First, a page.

Mixing Music and Politics

Mike Lawson • Commentary • April 1, 2002

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Politics. Now there’s a word I’ve seen many of my colleagues try to ignore. Politics is nothing more than perception. Politics is how we are perceived by others. Many music teachers do everything in their power to not let politics control their programs. And yet, it is a part of what we do, whether we like it or not. When I hear music teachers complain about politics, it usually means they have lost control of their programs.

Over the past several years, I have been called into schools on numerous occasions to help resolve issues from requiring participation in marching band in order to be in jazz band to whether it is okay to charge for concerts to cutting music programs. In most situations, I found the music directors were just not speaking at the same level as their administrators. I’ll have to admit that most administrators, unless they have been trained in music education, have little or no understanding of just what we are doing as music educators. Most administrators truly want to understand music education but have little or no time to observe and study the subject.

When it comes time for your administration to evaluate your performance as a teacher, most of us get a positive report. In reality, most administrators admire what we are doing, but have very little knowledge of the subject to know whether things are going well or badly. Usually, administrators only get involved when something goes terribly wrong. Even then they often have no understanding of how dealing with music education should be handled.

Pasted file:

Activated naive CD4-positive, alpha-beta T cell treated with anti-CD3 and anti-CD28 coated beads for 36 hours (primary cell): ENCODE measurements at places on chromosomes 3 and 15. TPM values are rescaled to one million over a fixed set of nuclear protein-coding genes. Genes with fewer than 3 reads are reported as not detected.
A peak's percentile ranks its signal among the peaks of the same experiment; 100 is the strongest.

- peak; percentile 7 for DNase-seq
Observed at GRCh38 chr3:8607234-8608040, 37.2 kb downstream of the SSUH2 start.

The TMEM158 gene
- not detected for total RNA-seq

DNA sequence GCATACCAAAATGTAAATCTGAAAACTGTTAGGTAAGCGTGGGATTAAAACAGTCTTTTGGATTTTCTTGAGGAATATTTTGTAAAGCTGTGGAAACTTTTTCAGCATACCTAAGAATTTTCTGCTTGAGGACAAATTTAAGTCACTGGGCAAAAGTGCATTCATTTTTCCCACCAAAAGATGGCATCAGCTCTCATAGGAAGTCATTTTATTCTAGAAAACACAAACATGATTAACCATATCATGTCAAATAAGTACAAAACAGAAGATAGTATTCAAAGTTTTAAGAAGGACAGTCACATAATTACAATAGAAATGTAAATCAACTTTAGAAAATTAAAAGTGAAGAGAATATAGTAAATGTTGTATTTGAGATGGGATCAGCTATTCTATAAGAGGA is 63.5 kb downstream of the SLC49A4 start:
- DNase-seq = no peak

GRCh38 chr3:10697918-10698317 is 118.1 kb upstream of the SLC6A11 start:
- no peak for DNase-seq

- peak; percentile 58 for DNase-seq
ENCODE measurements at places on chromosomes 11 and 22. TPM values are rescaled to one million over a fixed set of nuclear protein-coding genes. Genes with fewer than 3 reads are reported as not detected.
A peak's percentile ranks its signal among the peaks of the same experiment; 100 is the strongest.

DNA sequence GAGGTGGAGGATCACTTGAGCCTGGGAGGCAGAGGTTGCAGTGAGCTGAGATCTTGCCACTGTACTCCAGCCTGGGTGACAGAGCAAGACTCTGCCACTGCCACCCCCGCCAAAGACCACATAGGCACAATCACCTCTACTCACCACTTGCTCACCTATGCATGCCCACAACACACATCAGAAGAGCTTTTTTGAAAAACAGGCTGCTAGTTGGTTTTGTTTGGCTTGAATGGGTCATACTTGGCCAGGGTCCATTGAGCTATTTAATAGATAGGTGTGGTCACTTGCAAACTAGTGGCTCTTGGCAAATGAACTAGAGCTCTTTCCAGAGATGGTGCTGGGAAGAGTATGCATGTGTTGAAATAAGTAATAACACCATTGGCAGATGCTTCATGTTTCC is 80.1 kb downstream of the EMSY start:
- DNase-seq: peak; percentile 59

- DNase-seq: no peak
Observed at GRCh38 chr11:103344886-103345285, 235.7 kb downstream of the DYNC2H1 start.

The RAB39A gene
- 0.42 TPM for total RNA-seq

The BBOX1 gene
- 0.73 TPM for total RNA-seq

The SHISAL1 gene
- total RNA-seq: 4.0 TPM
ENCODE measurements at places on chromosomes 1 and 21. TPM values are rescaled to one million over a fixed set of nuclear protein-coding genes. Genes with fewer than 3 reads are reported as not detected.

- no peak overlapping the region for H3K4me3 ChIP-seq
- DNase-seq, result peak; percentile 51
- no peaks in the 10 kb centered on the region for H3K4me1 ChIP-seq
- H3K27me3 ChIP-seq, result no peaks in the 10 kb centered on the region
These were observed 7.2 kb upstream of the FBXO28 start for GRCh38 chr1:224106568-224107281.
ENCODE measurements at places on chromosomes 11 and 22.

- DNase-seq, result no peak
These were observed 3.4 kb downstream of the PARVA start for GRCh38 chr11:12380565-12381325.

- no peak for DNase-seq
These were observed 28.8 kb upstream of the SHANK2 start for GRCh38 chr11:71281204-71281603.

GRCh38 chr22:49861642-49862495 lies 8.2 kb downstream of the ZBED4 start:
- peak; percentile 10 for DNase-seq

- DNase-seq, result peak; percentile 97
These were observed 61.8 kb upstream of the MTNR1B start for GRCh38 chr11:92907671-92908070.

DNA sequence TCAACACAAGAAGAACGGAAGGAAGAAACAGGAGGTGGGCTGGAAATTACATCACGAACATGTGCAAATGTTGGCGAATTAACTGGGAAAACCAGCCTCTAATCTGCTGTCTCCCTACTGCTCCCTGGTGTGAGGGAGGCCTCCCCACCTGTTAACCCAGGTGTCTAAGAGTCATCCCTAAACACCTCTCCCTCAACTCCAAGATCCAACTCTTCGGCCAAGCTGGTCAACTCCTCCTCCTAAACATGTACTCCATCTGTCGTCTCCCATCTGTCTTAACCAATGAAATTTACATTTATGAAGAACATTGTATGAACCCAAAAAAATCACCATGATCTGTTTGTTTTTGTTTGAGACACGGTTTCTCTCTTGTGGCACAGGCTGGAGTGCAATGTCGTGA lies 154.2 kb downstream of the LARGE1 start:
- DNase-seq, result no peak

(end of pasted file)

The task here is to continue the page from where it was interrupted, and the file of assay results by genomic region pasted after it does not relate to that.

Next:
I learned early in my career as a high school band director just how important it is to play your politics right. Within the school site, it’s important to develop a special relationship with certain individuals. I always point out to new music teachers that they should get to know the custodians, cooks and secretaries as quickly as possible. If you ever need something at the last minute, they’re the ones you will be turning to first. I like to spend as much time as I can with them. It really doesn’t hurt to spend your coffee break in the kitchen, custodians’ room or front office.

As for the school principal, that is another matter. As I stated above, most administrators have very little time to study anything but management strategies on how to run the school. It is therefore your responsibility to make sure you develop a positive relationship with your principal in order to explain just what music education is. To assume that the principal knows it all will mean a strong possibility of failure to your music program. You’re the only one who can explain just what you are doing. In developing a working relationship with your immediate administrators, it is important that you show respect for them and the position they hold. You also must recognize that they must make decisions that affect the whole school. You will not always get your way. However, keeping quiet about your needs and troubles will never accomplish anything either. Once you have placed a request for consideration, give them time to think it through. Respecting their time to think about your needs allows them to consider your situation in such a way that it will benefit your program as well as the schools.

I am always amazed at how many times my principal has supported my needs as a high school band director when he was able to resolve my requests from a different angle that I never considered. Principals are human beings, too. They like it when they perceive that they have come up with the solution. In the end, I usually get what I need, within reason. Respecting one another’s positions has allowed me to develop a solid friendship with both my principal and vice principal. Once they are your friends, you know they are listening.